The French General Commission of Terminology and Neology made the announcement on Sunday, and France 24 translated their definition as a "massive consumption of alcohol, usually as part of a group, designed to cause intoxication in a minimum amount of time." The French newspaper Le Monde quantified this as having more than four to five drinks in less than two hours -- although the news outlet did not specify the type of alcohol or precise portion size. (The French are well-known for weeding out foreign words from their language, with the Commission recently swapping the word "hashtag" for "mot-dièse.")[[BREAK]]
But this isn't simply a lighthearted story of overzealous French-language police. The vocabulary change coincides with an increase in binge drinking in France. In March, the French Society for the Study of Alcohol reported that alcohol-related hospital admissions had risen 30 percent in three years. In May, Le Monde published a piece called "Génération 'biture express'" (biture express is another term for binge drinking), while Le Parisien expressed concern about "Un problème majeur chez les jeunes" -- "A major problem among the young." An aide to the mayor of Paris told Le Parisien that the City of Light had seen an increase -- from 15 percent to 25 percent -- in repeated drunkenness in those younger than 18 from 2005 to 2010.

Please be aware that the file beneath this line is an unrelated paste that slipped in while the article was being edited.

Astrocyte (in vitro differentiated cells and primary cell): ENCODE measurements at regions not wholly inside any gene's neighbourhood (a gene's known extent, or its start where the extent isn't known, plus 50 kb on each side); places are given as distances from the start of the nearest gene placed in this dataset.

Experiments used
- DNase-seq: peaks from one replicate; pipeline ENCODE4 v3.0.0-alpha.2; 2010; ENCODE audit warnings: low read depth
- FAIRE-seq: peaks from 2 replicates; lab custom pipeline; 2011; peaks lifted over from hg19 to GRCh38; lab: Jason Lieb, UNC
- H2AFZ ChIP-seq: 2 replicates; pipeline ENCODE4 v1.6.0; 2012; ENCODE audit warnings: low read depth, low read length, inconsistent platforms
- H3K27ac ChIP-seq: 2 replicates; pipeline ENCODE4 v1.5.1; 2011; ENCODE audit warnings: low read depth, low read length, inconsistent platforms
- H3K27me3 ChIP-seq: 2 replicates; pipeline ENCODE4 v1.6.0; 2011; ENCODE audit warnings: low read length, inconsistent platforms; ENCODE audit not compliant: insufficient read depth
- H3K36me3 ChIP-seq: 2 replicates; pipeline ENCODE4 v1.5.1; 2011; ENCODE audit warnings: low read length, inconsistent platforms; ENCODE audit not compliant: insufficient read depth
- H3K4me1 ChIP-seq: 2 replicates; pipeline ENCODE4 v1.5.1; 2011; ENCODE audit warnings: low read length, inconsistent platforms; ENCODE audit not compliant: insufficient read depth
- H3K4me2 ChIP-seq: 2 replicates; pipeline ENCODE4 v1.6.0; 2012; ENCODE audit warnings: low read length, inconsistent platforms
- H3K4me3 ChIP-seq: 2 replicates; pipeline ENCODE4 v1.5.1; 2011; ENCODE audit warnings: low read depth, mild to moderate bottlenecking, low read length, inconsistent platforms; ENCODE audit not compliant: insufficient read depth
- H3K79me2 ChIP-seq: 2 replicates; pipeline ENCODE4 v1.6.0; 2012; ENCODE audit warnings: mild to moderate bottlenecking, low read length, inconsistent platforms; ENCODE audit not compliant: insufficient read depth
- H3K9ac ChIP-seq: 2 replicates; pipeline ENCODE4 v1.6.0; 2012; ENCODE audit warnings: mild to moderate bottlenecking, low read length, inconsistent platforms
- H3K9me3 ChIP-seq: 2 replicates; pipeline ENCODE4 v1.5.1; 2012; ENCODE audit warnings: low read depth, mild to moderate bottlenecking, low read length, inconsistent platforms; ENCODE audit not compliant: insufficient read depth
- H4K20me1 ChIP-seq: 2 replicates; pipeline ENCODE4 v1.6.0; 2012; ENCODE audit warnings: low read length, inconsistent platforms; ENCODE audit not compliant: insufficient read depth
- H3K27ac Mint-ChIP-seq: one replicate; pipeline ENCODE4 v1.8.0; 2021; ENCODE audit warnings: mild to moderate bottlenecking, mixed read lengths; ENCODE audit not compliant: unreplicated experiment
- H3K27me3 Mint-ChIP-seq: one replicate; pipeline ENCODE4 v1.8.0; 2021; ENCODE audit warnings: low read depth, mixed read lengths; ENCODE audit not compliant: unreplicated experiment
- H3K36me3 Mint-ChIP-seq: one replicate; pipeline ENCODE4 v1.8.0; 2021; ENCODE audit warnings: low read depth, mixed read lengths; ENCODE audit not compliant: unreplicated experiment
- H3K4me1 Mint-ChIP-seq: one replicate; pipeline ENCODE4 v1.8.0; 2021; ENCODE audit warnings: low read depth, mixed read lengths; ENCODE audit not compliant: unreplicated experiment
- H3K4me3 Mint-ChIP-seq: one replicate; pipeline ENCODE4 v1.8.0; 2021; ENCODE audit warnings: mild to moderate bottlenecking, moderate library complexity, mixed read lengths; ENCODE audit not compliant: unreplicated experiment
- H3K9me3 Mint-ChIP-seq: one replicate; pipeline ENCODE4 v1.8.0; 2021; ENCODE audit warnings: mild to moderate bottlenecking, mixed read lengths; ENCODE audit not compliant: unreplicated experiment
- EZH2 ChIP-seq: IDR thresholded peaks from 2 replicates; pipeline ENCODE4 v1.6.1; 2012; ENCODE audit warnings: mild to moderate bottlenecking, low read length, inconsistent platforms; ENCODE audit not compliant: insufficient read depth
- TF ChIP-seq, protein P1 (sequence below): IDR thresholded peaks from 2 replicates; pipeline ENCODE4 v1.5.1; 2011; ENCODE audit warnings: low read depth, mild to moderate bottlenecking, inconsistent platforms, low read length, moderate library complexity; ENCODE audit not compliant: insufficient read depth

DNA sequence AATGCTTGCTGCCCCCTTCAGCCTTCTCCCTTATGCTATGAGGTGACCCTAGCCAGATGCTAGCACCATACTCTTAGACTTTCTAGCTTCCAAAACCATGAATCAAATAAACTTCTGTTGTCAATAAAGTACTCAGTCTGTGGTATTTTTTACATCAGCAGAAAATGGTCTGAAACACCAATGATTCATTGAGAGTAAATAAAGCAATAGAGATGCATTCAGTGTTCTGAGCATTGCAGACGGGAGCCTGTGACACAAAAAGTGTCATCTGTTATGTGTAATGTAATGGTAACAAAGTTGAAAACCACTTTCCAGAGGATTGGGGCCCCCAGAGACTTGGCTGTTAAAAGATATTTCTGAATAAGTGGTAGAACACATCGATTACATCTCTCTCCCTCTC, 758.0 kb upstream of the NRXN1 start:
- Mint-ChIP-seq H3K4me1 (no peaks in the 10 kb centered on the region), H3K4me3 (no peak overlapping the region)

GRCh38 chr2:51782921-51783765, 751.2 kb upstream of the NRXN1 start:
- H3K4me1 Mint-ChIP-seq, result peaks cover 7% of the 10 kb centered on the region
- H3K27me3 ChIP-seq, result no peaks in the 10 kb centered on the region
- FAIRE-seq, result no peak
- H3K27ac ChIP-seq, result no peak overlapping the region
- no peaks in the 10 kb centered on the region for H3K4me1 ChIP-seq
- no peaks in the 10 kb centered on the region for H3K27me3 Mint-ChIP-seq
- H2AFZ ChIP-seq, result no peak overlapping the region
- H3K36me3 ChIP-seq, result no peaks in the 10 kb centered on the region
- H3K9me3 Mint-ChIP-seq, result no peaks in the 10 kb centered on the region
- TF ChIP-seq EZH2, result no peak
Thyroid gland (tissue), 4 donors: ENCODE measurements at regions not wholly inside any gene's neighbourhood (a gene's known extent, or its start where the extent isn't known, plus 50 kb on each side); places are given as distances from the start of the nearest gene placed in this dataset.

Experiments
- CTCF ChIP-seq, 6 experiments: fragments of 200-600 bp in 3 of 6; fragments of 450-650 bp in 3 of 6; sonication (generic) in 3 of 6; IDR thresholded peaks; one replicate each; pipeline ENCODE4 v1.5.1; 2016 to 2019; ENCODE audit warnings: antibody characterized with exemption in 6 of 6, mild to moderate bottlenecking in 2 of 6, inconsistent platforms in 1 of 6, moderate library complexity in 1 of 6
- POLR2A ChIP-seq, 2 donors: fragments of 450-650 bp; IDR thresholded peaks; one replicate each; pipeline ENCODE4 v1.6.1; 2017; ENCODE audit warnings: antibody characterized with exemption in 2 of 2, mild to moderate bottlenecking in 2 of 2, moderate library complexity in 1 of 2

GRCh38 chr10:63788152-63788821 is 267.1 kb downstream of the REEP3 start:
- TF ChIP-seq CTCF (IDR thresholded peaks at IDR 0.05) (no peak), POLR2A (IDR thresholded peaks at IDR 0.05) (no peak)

It looks like the country of champagne, cognac, and robust reds has a new problem on its hands.